The bough (or cache) pot of my dreams: A John Turner black basalt pot with lid (circa 1780 to 1806), as seen in an article written by the ceramics expert Mrs. Willoughby Hodgson, author of How To Identify Old China
As I left off in in my previous post, which can be read here, I could hardly stand the wait until the commencement of the auction the following day. The small distraction of having my daughter's friend stay the night helped pass the time a little more swiftly, as I was charged with whipping up a Sunday breakfast to impress two ravenously hungry young ladies. Freshly baked popovers with lashings of creamy butter and a dollop of raspberry jam, scrambled eggs, ripe strawberries and, as if I needed the stimulating effects of caffeine, a personal pot of strong coffee to fortify me through the lunch hour.
The auction is to begin at 10 a.m. sharp, and as the lot I am interested in will not come under the hammer until later in the day, we leave the house in the early afternoon to make our way to the sale. Upon arrival, plenty of time remains to register at the desk, collect our paddle, and watch as several lots sell. My husband and I take the opportunity to assess the collection of ceramics on offer in the event I have missed anything of interest from the prior day in my excitement. There are certainly some tempting pieces; the urn shaped vases and incense burner speak to me in particular. If we are to hold hope for a successful bid on our lot of interest, we will have to remain focused on the prize and keep our powder dry.
I'm sure by now you are wondering what exactly it is that has tingled my spine and induced me into such an excitable state. I should note that although my holy grail of the basalt world is not something which would necessarily appeal to everyone, for me the piece encompasses both my passion for flowers as well as for containers to arrange them. I am drawn to the severe urn-like form of this piece (I have a "thing" for urns), its neoclassical cartouche decorations, its plinth, ball and paw feet, as well as to the item's intended purpose. In fact, it is something I have long coveted since it arrived at my notice, by way of an old photograph, contained within a book on ceramics (illustrated above). I have never seen one of these pieces in the flesh prior to my nail biting day at auction.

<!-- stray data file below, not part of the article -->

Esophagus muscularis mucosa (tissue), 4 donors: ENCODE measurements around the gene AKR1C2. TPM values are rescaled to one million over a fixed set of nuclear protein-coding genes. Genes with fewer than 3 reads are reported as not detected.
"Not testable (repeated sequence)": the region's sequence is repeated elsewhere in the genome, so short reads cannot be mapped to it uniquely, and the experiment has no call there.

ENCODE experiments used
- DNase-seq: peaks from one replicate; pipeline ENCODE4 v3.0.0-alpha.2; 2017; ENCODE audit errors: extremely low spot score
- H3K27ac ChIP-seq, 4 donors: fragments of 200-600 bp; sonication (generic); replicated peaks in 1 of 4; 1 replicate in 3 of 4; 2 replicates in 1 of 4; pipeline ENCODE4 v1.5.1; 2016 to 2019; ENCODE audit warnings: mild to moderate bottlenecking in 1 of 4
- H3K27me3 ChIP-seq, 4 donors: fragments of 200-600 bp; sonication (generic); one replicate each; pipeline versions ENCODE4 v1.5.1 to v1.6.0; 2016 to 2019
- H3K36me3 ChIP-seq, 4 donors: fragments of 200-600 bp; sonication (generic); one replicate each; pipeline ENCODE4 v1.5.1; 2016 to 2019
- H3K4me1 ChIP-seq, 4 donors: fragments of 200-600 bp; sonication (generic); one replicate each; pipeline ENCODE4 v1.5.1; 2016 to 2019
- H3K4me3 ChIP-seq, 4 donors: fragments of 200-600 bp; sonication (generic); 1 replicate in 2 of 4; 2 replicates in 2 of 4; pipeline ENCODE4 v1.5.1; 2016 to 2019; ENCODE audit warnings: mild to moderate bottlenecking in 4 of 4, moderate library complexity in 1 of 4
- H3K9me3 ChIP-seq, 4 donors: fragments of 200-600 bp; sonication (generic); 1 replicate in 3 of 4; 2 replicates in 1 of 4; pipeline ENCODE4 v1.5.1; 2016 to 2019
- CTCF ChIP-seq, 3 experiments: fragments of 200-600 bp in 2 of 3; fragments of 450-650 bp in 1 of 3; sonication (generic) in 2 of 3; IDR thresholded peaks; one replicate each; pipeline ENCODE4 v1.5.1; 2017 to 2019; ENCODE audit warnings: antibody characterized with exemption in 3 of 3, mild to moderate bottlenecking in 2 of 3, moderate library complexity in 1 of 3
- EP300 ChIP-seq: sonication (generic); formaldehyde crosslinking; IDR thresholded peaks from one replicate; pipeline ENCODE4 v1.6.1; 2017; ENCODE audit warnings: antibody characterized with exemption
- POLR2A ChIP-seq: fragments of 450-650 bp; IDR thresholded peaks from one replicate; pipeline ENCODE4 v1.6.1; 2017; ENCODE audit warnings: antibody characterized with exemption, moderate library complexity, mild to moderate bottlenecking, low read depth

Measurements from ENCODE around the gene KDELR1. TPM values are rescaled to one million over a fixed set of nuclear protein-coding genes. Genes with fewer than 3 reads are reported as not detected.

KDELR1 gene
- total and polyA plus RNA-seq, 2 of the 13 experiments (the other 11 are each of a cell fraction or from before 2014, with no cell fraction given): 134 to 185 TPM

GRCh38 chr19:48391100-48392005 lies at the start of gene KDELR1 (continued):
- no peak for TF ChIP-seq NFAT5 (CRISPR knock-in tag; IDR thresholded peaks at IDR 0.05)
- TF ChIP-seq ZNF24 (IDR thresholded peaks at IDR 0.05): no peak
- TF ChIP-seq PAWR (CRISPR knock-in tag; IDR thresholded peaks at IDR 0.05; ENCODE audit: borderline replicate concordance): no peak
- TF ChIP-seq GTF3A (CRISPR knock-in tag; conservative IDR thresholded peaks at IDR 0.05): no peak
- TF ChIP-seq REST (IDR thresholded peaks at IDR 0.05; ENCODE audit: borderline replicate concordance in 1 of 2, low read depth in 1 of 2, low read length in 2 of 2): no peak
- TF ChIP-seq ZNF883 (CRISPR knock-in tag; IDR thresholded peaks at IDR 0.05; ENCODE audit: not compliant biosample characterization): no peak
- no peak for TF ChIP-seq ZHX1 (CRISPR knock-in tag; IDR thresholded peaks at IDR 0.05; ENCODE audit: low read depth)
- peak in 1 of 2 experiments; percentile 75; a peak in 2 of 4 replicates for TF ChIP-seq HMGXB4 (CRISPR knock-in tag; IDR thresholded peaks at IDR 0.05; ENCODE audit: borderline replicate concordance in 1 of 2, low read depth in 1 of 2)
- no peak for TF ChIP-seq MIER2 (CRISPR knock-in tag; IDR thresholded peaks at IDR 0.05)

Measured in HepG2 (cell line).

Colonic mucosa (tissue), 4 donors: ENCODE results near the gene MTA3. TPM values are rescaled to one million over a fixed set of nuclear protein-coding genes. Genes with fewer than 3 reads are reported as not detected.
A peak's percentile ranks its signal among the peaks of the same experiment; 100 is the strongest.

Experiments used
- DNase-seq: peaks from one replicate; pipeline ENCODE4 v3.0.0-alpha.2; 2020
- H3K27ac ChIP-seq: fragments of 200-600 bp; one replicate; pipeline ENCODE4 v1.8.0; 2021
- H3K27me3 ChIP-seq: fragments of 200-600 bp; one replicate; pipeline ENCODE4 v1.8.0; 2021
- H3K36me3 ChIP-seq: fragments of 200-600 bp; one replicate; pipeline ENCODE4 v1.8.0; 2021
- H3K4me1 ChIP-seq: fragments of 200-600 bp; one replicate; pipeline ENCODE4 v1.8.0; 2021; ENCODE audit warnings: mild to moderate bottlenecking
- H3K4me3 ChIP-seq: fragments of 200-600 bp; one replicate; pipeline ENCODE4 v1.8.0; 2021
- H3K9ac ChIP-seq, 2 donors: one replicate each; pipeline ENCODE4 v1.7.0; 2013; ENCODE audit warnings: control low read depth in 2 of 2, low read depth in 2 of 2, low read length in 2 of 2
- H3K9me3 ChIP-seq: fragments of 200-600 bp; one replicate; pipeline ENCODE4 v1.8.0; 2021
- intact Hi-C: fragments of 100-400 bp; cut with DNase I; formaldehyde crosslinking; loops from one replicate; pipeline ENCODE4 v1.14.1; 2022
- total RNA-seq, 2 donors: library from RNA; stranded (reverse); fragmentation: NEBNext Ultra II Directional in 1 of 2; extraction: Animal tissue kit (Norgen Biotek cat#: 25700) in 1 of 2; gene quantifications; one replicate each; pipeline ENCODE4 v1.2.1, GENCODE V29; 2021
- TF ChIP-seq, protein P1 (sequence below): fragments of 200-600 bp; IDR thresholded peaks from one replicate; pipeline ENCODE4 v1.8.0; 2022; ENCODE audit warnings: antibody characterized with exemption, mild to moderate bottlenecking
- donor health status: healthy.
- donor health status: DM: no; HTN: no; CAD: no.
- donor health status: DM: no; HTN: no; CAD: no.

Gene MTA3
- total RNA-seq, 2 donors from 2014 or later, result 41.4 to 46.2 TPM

So, here I am, with not just one of these long sought after items, but two. Yes, TWO, and they are both offered within the same lot. Can the necessary variables withstand such luck, namely my husband, my nerves, and my bank account?
The lot that led to my undoing
Photo: Chronica Domus
For many years, I have hoped to stumble across one of these illusive beauties, and introduce it to my little collection of black basalt. Outside of the pair photographed above, I have never actually seen one for sale. While researching this piece, I discovered such a pair had sold at auction in London many years prior, but were notably missing their perforated lids. In this instance both the pyramidal surmounted lids are included and intact. There is not a chip, scratch or repair between the four pieces. They are perfect in every possible way, and I want them!
These bough pots (or cache pots as they are sometimes called), were made by John Turner, the master potter, friend and rival of Josiah Wedgwood, sometime between 1780 and 1806. Interestingly, many of Turner's designs unabashedly reflected the influence of Wedgwood. Look at the following photograph I found in my copy of the auction catalog from the Milton Milestone Wedgwood sales held in New York in 1975 and 1976. Clearly, the Wedgwood pots and the Turner pots could have been made by the same hand. Don't you agree?